With the garden still strictly under the control of Mrs Razelou, the extra help has meant that she has been able to expand the planting beyond the limited extent of the original garden within the estate to create two new areas of unirrigated ‘improved’ wild garden. Most of the plants used in these areas have been propagated in the garden’s small nursery and surplus gems are frequently offered at the Sparoza plant exchanges. Experimentation is still very much a facet of the garden. New plants are initially tested within the irrigated terraces, after which those which show potential are propagated and moved out into harsher positions. The rich natural flora of the hillside continues to flourish side by side with introductions both of other Greek native plants and of tough plants from other mediterranean-climate regions. The summer garden, rather than being an alien imposition of lush green maintained by the lavish use of water, is a celebration of the natural aestivation of drought-tolerant plants.

The nature and lay-out of the garden and the fragility of the environment unfortunately make it quite unsuitable for opening to the general public or to commercial groups, but the garden welcomes groups from educational institutions and occasionally from other walks of life. Their donations are useful for the maintenance of the garden.

Views of the garden and hillside at Sparoza.

The MGS and the internet
The MGS operates five separate websites: the main site in English and smaller sites in Greek, French, Italian and Spanish. These are visited monthly by thousands of unique visitors, in the case of the main site, and hundreds of unique visitors in the case of the smaller sites. Regional branches have their own pages on the sites where they can advertise their programmes of events and report on past events.

You will find up to date information about the MGS and its organisation by clicking here.

The MGS Facebook page caters to the Facebook followers and some of the branches also maintain Facebook pages. The MGS Forum is where discussions about plants, gardens and gardening takes place with multiple postings every day from members and non-members alike. Member volunteers run all the many internet manifestations of the society. The websites and MGS Forum are managed by Jon Watts of Hereford Web Design.

From the beginning it was envisaged that gardeners from all the mediterranean-climate regions of the world would want to participate in the MGS - from the countries surrounding the Mediterranean Sea, and from California, Australia and South Africa which, with humid winters and long hot and dry summers, have climates similar to that of the Mediterranean.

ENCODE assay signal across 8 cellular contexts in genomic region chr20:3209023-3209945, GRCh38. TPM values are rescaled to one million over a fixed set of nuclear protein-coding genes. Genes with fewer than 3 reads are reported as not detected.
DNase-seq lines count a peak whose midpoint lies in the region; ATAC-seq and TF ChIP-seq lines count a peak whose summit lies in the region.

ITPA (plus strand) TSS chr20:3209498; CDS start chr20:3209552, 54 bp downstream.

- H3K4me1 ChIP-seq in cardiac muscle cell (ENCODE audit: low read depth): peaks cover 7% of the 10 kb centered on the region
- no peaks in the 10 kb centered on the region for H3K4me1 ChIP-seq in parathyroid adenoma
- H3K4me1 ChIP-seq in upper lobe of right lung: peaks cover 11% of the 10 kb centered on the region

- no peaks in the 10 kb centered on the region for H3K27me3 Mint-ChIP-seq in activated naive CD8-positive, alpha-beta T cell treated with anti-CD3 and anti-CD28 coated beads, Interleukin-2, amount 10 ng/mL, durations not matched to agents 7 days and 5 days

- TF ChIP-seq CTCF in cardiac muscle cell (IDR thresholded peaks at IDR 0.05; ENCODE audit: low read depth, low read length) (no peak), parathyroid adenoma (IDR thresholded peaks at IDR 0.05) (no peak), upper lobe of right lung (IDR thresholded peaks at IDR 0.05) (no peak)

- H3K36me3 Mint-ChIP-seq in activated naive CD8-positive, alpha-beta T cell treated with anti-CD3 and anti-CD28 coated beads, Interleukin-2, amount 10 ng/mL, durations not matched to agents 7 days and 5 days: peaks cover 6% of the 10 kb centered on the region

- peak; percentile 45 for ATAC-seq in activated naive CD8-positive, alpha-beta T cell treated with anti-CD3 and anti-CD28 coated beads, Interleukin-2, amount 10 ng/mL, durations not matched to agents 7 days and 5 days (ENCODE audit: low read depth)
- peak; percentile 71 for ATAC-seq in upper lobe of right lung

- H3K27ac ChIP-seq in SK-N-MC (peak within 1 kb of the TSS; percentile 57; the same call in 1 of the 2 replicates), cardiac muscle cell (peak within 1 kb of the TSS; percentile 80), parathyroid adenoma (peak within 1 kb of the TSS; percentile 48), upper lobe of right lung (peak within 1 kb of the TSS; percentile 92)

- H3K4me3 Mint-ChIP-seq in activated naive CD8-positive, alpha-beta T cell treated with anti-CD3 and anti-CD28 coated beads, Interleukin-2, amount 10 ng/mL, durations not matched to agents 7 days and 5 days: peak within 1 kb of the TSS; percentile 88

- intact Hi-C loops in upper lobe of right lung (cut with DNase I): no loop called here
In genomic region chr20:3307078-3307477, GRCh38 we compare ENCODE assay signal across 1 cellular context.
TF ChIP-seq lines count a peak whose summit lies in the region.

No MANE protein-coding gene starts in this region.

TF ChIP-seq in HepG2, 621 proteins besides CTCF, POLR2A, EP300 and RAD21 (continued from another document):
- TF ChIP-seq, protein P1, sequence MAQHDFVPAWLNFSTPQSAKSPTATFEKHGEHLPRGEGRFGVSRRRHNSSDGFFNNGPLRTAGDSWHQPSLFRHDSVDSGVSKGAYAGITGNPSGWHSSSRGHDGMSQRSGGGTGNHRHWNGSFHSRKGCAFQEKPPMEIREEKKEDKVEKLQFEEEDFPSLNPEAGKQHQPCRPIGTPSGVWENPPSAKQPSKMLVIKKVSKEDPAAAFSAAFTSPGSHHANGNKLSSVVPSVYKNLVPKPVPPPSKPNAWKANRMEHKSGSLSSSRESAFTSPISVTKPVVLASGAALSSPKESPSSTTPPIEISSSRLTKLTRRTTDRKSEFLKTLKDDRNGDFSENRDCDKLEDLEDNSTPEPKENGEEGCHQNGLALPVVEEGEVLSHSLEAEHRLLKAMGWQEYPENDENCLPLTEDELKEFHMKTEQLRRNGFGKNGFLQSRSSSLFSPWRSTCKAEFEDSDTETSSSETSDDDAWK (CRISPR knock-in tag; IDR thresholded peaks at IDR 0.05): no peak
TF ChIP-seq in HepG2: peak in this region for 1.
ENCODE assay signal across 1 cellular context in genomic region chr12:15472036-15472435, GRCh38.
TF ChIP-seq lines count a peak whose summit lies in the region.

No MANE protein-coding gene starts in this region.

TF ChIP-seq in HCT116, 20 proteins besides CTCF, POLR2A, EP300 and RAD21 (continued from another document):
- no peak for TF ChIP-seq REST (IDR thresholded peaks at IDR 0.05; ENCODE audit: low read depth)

Although registered in Greece, the MGS uses English as its main language in order to be accessible to as many people as possible internationally. After a successful push to increase the number of members whose first language is not English, the Greek, French, Italian and Spanish websites mentioned above were set up to provide information about the MGS and about mediterranean gardening to speakers of these languages.

Members living in more northern climes join the MGS because of a general interest in mediterranean plants or because they have a second home and garden in a mediterranean area. Once a year a large number of members gather together for the Annual General Meeting which is accompanied by a few days of excursions. Old friends meet up and new friendships are made.

The Society has a number of active regional branches that independently plan their own activities ranging from lectures and demonstrations to garden visits and expeditions to areas of floral interest. Members visiting a different area are welcome to join in local events if places are available. The Branch Heads work both to provide an interesting programme of events for the members in their area, to promote the principles of the MGS among the general public and to encourage new members to join the MGS.

The Mediterranean Garden Society is administered entirely by volunteers, both at the central and at the branch levels. There is no paid staff; fees paid are for technical help in publishing the journal, managing the website and preparing the annual tax return for the tax office.

Membership to the MGS is open to all. Annual subscriptions are payable on 1st January and new members joining throughout the course of the year will receive all four issues published in that year. Joint membership at a reduced rate is available for partners who require only one journal and there is a reduced subscription for students.

Affiliated Societies
Hellenic Society for the Protection of Nature
Historic Gardens Review
Enrique Montoliu Foundation
Kirstenbosch National Botanic Garden
Conservatoire & Jardin Botanique de da Ville Geneva
Arboretum, University of California
Indigenous Bulb Association
Royal Horticultural Society
Mediterranean Gardening Association Portugal
Members who would like to have a copy of the English translation of the MGS Charter, or who have any questions about the MGS, please get in touch with the secretary.

A garden on an olive tree.

Photographs by Fleur Pavlidis, Terry Moyemont,
Davina Michaelides and Michelle Torres-Grant.
All content (c) copyrighted by source or author, not to be reproduced without authorization.